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Article: Comparison of Repeated Video Display vs Combined Video Display and Live Demonstration as Training Methods to Healthcare Providers for Donning and Doffing Personal Protective Equipment: A Randomized Controlled Trial

TitleComparison of Repeated Video Display vs Combined Video Display and Live Demonstration as Training Methods to Healthcare Providers for Donning and Doffing Personal Protective Equipment: A Randomized Controlled Trial
Authors
KeywordsCOVID-19
coronavirus disease
personal protective equipment
training methods
Issue Date2020
PublisherDove Medical Press Ltd.(Dovepress). The Journal's web site is located at https://www.dovepress.com/risk-management-and-healthcare-policy-journal
Citation
Risk Management and Healthcare Policy, 2020, v. 13, p. 2325-2335 How to Cite?
AbstractPurpose: The lack of training in personal protective equipment (PPE) donning and doffing is hindering the current fight against the COVID-19 worldwide. In order to enable medical staff to learn how to don and doff PPE faster and more effectively, we compared two training methods of PPE donning and doffing. Methods: Participants in this study were 48 health care workers randomly divided into two groups. Group A watched a 10-minute demonstration (demo) video four times, while Group B watched the same 10-minute demo video twice and then watched a 10-minute live demo twice. The 40-minute learning time was the same for both groups. A 29-step examination was held after the training was completed. The examination scores of Groups A and B were recorded according to a checklist containing PPE donning and doffing steps . The time spent by the participants on PPE donning and doffing, their satisfaction with the training, and their confidence in donning and doffing PPE accurately were analyzed. Results: The average score of Group B was higher than that Group A, with a mean (SD) of 94.92 (1.72) vs 86.63 (6.34), respectively (P< 0.001). The average time spent by Group B was shorter than that spent by Group A, with a mean (SD) of 17.67 (1.01) vs 21.75 (1.82), respectively (P< 0.001). The satisfaction and confidence of Group B were higher than those of Group A (P< 0.001). Conclusion: Compared with repeated video display, combined video display and live demonstration are more suitable training methods for donning and doffing PPE.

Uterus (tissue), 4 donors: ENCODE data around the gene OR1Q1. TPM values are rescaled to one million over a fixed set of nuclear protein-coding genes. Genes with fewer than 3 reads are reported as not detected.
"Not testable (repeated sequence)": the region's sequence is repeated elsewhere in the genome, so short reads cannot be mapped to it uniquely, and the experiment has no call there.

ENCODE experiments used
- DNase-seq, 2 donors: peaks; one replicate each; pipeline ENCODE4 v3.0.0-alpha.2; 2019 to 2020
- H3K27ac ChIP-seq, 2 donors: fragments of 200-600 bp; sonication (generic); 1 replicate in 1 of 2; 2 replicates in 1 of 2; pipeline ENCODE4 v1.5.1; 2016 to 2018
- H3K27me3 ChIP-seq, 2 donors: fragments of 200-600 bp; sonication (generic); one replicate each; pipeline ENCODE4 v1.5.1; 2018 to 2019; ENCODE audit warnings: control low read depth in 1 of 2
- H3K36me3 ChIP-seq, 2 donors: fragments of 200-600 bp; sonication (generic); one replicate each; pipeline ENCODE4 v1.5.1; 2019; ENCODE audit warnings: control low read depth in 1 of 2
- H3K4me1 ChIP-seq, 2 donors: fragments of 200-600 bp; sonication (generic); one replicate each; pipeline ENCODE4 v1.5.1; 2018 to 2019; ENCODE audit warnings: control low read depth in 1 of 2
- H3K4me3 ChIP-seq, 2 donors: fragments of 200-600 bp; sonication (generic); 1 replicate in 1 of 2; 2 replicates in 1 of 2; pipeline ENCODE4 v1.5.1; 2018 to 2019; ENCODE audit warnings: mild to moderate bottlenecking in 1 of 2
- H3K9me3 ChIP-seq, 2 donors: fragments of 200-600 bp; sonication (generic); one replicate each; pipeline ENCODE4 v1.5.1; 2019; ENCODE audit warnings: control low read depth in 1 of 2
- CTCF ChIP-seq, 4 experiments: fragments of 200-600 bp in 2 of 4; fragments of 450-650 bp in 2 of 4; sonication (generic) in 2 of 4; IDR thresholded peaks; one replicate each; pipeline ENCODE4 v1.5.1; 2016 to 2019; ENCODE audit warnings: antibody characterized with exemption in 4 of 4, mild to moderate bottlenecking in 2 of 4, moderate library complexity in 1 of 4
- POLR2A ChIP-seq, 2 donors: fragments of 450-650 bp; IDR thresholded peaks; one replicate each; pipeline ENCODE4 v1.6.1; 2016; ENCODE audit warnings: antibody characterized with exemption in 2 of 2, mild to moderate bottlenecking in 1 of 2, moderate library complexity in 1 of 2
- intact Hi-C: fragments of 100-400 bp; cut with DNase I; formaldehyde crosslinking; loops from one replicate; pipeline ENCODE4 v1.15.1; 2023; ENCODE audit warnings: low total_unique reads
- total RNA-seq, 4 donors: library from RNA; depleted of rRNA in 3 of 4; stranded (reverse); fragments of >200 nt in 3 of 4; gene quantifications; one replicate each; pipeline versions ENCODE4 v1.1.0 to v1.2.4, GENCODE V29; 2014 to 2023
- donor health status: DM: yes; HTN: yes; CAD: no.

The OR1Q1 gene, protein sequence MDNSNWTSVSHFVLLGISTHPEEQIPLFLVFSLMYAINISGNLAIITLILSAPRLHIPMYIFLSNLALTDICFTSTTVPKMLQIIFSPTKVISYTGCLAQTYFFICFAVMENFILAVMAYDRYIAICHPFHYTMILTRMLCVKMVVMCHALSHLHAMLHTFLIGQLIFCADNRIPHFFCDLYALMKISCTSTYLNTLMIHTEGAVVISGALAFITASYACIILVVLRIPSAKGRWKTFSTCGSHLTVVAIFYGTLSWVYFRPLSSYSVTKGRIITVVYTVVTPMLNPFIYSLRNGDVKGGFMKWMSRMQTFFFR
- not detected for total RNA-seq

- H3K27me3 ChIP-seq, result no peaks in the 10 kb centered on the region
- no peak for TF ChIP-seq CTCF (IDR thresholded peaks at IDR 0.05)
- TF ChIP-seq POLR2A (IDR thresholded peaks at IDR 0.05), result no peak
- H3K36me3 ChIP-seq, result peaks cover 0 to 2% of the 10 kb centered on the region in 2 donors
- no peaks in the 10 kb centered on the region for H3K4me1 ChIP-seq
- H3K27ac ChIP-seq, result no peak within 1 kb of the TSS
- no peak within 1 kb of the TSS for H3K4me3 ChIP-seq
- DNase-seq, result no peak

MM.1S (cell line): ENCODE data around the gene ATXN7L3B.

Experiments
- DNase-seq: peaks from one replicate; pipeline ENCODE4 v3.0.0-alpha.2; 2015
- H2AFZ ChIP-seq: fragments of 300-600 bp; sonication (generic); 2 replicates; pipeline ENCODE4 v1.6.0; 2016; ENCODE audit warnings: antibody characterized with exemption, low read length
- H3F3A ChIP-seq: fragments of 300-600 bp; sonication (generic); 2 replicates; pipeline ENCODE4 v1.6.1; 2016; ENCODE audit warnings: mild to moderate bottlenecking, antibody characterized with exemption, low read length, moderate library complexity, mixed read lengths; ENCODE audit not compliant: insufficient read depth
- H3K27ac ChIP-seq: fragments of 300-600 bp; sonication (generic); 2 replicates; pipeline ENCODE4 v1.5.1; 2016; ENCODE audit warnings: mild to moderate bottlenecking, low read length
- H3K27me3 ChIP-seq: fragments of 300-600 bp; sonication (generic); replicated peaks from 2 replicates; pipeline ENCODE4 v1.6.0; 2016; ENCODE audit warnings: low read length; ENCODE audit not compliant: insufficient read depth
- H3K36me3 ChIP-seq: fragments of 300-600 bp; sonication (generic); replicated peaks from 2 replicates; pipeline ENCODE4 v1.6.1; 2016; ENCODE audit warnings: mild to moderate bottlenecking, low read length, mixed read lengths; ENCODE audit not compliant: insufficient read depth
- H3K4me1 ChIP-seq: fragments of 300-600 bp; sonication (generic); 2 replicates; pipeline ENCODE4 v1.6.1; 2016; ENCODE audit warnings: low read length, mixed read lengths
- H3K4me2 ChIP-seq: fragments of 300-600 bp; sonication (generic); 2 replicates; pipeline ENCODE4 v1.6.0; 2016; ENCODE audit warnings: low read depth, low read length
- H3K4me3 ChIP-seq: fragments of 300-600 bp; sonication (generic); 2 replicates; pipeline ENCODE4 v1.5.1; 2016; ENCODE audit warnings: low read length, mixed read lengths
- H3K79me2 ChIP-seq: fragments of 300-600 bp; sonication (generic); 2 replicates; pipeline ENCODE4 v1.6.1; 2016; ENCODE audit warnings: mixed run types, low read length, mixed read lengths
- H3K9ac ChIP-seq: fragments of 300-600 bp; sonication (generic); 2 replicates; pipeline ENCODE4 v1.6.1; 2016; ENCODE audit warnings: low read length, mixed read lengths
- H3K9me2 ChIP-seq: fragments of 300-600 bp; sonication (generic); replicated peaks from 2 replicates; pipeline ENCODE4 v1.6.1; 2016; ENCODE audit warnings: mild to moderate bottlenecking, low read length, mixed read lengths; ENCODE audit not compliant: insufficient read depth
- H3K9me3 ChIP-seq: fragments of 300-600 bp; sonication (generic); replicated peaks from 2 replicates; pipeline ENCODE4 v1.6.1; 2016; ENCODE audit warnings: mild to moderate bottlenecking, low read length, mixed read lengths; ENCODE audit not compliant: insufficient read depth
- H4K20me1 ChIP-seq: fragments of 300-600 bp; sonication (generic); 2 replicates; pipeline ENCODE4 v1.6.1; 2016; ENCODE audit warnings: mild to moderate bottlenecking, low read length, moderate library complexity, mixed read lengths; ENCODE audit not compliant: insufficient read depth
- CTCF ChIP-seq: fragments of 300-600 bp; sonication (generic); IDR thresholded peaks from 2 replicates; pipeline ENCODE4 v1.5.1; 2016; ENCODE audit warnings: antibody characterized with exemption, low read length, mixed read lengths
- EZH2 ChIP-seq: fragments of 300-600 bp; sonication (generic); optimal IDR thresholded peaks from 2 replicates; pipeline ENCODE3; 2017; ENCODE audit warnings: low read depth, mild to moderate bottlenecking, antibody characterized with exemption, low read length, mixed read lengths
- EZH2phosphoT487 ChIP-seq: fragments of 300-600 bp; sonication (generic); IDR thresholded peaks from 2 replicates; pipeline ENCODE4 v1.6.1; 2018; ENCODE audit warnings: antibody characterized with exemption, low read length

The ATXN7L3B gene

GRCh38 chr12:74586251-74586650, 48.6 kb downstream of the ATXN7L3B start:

Persistent Identifierhttp://hdl.handle.net/10722/293522
ISSN
2020 SCImago Journal Rankings: 0.828
PubMed Central ID
ISI Accession Number ID

 

DC FieldValueLanguage
dc.contributor.authorLi, Y-
dc.contributor.authorWang, Y-
dc.contributor.authorLi, Y-
dc.contributor.authorZhong, M-
dc.contributor.authorLiu, H-
dc.contributor.authorWu, C-
dc.contributor.authorGao, X-
dc.contributor.authorXia, Z-
dc.contributor.authorMa, W-
dc.date.accessioned2020-11-23T08:17:59Z-
dc.date.available2020-11-23T08:17:59Z-
dc.date.issued2020-
dc.identifier.citationRisk Management and Healthcare Policy, 2020, v. 13, p. 2325-2335-
dc.identifier.issn1179-1594-
dc.identifier.urihttp://hdl.handle.net/10722/293522-
dc.description.abstractPurpose: The lack of training in personal protective equipment (PPE) donning and doffing is hindering the current fight against the COVID-19 worldwide. In order to enable medical staff to learn how to don and doff PPE faster and more effectively, we compared two training methods of PPE donning and doffing. Methods: Participants in this study were 48 health care workers randomly divided into two groups. Group A watched a 10-minute demonstration (demo) video four times, while Group B watched the same 10-minute demo video twice and then watched a 10-minute live demo twice. The 40-minute learning time was the same for both groups. A 29-step examination was held after the training was completed. The examination scores of Groups A and B were recorded according to a checklist containing PPE donning and doffing steps . The time spent by the participants on PPE donning and doffing, their satisfaction with the training, and their confidence in donning and doffing PPE accurately were analyzed. Results: The average score of Group B was higher than that Group A, with a mean (SD) of 94.92 (1.72) vs 86.63 (6.34), respectively (P< 0.001). The average time spent by Group B was shorter than that spent by Group A, with a mean (SD) of 17.67 (1.01) vs 21.75 (1.82), respectively (P< 0.001). The satisfaction and confidence of Group B were higher than those of Group A (P< 0.001). Conclusion: Compared with repeated video display, combined video display and live demonstration are more suitable training methods for donning and doffing PPE.-
dc.languageeng-
dc.publisherDove Medical Press Ltd.(Dovepress). The Journal's web site is located at https://www.dovepress.com/risk-management-and-healthcare-policy-journal-
dc.relation.ispartofRisk Management and Healthcare Policy-
dc.rightsThis work is licensed under a Creative Commons Attribution-NonCommercial-NoDerivatives 4.0 International License.-
dc.subjectCOVID-19-
dc.subjectcoronavirus disease-
dc.subjectpersonal protective equipment-
dc.subjecttraining methods-
dc.titleComparison of Repeated Video Display vs Combined Video Display and Live Demonstration as Training Methods to Healthcare Providers for Donning and Doffing Personal Protective Equipment: A Randomized Controlled Trial-
dc.typeArticle-
dc.identifier.emailXia, Z: zyxia@hkucc.hku.hk-
dc.identifier.authorityXia, Z=rp00532-
dc.description.naturepublished_or_final_version-
dc.identifier.doi10.2147/RMHP.S267514-
dc.identifier.pmid33154684-
dc.identifier.pmcidPMC7605971-
dc.identifier.hkuros319741-
dc.identifier.volume13-
dc.identifier.spage2325-
dc.identifier.epage2335-
dc.identifier.isiWOS:000588333700001-
dc.publisher.placeUnited Kingdom-

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